Species distinguishing characteristics:
- Trailing stems produce Y-shaped, flowering stalks
- Paired, pink, bell-shaped, nodding flowers
- Opposite evergreen leaves
- Leaves with shallow teeth near tips
- Forms loose mats or ground cover in shady areas
- Mostly woody plants (shrubs, small trees, or vines)
- Opposite leaves
- Flowers and berries appear in pairs
- Flowers with 5 (or 4) petals united into a tube
- Fruit is a fleshy berry with remains of calyx attached
- Pithy stems
Trailing perennial evergreen that often forms loose mats and has erect flowering stems, up to 10 cm tall.
Leaves and stems:
Foliage is sparsely hairy. Reddish, slender, semi-woody, trailing stems produce erect, leafless, Y-shaped, flowering stems. Trailing stems have opposite, shiny evergreen leaves attached by short stalks. Leaves are broadly egg-shaped, 1–2 cm long, with a few shallow teeth toward the tips.
Paired pink (or white), narrowly funnel-shaped flowers, up to 1.5 cm long, that hang downward from the tips of a Y-shaped flowering stem. Fragrant flowers have 5 equal lobes, are hairy within and have 2 short and 2 longer, pollen-producing stamens.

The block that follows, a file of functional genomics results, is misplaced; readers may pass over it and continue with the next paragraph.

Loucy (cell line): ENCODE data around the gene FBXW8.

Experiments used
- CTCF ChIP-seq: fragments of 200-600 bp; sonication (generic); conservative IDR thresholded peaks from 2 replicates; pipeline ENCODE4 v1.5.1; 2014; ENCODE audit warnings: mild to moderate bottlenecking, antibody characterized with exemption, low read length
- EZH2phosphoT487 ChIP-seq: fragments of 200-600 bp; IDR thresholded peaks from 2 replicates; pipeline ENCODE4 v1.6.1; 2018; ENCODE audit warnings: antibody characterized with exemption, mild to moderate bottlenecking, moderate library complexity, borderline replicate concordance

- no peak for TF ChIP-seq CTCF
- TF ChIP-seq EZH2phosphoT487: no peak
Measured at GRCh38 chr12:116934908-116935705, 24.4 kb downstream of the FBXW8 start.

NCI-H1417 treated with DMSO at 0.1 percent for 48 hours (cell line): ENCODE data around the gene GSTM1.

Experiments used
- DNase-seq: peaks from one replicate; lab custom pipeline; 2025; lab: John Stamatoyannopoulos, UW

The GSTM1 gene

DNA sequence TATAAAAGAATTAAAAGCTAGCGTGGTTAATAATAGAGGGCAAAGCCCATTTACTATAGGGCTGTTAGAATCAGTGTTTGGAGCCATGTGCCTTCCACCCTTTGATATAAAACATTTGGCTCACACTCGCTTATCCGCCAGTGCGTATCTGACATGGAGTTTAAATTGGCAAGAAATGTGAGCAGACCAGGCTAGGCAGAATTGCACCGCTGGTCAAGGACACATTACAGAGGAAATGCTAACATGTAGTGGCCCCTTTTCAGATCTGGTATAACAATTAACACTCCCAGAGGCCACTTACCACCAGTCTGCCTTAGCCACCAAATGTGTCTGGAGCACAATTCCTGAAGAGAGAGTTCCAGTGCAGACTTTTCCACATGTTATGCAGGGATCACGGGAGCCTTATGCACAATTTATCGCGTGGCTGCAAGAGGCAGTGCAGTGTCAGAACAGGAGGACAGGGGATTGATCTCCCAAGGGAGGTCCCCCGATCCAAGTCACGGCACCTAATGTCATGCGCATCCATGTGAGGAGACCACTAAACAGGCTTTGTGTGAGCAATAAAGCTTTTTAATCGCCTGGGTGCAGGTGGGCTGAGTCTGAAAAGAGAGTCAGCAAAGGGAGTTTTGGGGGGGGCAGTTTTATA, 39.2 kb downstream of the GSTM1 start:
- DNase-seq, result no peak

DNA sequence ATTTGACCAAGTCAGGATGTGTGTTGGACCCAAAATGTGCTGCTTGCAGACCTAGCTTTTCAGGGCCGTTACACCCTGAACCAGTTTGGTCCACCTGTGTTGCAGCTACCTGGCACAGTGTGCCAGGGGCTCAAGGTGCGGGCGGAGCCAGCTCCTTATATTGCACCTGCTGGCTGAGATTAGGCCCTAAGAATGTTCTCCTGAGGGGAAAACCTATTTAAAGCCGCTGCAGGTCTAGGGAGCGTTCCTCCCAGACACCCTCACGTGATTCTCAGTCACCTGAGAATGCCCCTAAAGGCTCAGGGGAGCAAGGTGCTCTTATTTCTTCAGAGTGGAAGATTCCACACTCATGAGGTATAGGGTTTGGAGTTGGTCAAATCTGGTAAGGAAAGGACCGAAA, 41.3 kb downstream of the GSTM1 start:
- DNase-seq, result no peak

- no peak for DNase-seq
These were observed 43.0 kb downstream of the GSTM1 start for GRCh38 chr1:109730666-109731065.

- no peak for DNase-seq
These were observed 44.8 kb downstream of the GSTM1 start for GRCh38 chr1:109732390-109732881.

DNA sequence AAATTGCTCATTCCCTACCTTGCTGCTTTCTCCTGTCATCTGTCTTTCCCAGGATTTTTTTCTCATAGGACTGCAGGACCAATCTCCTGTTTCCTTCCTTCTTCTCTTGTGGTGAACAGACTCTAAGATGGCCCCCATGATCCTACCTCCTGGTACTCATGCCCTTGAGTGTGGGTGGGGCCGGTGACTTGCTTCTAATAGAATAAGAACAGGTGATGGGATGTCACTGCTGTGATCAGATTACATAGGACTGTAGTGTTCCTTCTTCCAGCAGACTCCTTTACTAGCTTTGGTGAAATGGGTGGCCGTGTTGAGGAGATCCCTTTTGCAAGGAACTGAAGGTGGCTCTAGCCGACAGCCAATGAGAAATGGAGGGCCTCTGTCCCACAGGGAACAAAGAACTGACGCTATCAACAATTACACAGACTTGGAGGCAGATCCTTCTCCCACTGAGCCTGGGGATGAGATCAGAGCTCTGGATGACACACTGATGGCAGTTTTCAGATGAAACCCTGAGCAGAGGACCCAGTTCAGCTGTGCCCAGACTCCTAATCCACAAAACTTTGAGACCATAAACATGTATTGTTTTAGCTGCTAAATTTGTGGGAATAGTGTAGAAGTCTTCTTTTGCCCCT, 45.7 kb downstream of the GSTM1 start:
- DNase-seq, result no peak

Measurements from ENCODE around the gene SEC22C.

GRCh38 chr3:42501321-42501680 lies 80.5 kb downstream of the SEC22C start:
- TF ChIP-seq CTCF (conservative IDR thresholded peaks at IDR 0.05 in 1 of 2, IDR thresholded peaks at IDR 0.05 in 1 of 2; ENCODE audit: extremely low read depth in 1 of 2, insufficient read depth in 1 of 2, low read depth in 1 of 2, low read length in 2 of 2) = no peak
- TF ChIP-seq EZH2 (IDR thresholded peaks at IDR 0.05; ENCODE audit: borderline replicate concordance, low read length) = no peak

Shallow, fibrous roots at the surface of, or slightly below, the soil or duff.
Small, round to egg-shaped seed capsule, 1.5–3 mm, with one seed in each of the 3 unequal cells and hooked bristles. Seed capsule is dry, unopened and covered in sticky glandular hairs. Readily catches on fur and feathers.
Shaded areas of moist, cool mossy forests, openings, and wetlands from low elevations to lower subalpine.
Named in honor of Carolus Linnaeus, the originator of the binomial system that names plants and animals by genus and species. Linnaeus often posed for photos with a sprig of twinflower. Borealis means “northern,” referring to its widespread distribution in northern latitudes. Can be used as native ground cover in rock gardens and on peat beds.